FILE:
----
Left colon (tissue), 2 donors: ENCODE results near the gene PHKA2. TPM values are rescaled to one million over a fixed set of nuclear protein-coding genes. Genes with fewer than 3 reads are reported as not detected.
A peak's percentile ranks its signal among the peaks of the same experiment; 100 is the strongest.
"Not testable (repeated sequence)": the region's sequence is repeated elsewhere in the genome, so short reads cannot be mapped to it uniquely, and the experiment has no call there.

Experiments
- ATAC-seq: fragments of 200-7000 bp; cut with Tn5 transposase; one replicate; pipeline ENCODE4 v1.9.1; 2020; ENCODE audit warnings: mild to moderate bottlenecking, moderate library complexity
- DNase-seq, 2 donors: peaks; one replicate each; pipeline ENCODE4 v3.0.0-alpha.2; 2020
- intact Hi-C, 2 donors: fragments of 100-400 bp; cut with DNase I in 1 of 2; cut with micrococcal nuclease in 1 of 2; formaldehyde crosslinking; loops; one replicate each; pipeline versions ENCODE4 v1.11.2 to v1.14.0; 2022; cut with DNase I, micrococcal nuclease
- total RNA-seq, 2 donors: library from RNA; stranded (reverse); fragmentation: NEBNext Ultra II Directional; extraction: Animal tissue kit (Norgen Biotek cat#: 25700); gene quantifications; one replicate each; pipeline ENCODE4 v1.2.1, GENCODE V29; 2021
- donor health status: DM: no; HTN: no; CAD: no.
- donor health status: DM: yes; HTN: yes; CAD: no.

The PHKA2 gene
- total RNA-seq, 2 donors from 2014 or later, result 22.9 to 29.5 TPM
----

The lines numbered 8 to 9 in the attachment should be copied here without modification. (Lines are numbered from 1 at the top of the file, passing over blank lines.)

- total RNA-seq, 2 donors: library from RNA; stranded (reverse); fragmentation: NEBNext Ultra II Directional; extraction: Animal tissue kit (Norgen Biotek cat#: 25700); gene quantifications; one replicate each; pipeline ENCODE4 v1.2.1, GENCODE V29; 2021
- donor health status: DM: no; HTN: no; CAD: no.